The Missouri Public Defender Commission is suing Governor Jay Nixon (D). Director Michael Barrett claims it’s unconstitutional for Nixon to withhold $3.5 million of the state public defender office’s $4.5 million budget.
“We’re an independent department within the third branch of government, the judiciary. I don’t think the Governor’s withhold authority gives him an excuse to reach across to a co-equal branch of government and essentially weaken that branch because revenues are down,” says Barrett.
Barrett says the state is required to fund defense for those who can’t afford a lawyer.
“Before you fund parks, before you fund trail expansion, before you fund a farmer’s market in Jefferson City, you have to meet your obligations,” says Barrett. “Each lawyer in the system has anywhere between 150-225 cases. The only way to handle them is essentially to process the cases. Each client is not receiving an investigation of their case, meeting with the lawyer, getting discovery done, motion practice. That’s what our attorneys have an ethical obligation to do for each and every client, but because there’s too many clients and not enough lawyers, there’s just not enough time in the day to represent each client ethically.”
The office has about a 20% turnover rate annually. When a lawyer leaves, Barrett says another attorney’s caseload will then double.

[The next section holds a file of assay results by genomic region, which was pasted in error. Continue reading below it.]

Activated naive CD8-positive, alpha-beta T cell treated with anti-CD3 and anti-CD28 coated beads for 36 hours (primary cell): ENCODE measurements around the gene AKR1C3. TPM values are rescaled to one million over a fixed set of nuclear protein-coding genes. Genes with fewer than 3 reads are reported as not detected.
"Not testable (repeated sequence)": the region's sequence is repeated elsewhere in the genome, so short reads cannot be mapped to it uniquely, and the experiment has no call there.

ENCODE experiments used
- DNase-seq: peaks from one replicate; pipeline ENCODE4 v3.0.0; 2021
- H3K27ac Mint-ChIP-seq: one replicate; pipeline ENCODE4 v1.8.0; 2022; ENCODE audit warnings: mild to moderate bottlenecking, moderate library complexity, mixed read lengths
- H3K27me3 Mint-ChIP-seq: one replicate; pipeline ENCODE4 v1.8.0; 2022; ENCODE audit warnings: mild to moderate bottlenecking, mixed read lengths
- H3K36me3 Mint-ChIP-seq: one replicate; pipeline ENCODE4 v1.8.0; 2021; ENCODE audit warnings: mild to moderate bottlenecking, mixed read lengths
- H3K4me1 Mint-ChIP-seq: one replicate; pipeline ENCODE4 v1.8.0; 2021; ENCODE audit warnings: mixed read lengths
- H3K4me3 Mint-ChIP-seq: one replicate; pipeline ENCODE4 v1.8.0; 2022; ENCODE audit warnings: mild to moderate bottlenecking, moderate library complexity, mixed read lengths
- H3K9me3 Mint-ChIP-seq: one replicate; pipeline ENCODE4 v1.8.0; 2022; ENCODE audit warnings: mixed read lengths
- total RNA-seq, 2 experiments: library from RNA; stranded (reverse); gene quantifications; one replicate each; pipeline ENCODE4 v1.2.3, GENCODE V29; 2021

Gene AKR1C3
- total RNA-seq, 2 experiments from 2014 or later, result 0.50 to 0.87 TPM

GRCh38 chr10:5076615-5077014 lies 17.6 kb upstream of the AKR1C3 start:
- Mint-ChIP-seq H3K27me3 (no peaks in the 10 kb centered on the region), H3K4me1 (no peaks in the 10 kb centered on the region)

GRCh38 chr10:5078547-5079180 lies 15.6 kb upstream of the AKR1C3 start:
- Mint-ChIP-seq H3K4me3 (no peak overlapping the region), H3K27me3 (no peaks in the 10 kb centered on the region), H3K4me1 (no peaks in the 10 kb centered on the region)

He says not properly funding his agency will mean Missouri’s prison population will increase.
“If we continue as we’re going, the right to counsel dissipates in Missouri. If just you look at the Department of Corrections budget, it has increased by $60 million under the Nixon administration,” says Barrett.
He is not in favor of a lower budget withhold.
“The legislature sat down and had a conversation with us about what is absolutely needed to get us out of crisis mode. We arrived at that $4.5 million number,” says Barrett.
Nixon’s office says expenses for the Public Defender’s office have increased by more than 9% during the past seven fiscal years, while the Governor has reduced the state workforce by more than 5,000 jobs in order to balance the budget.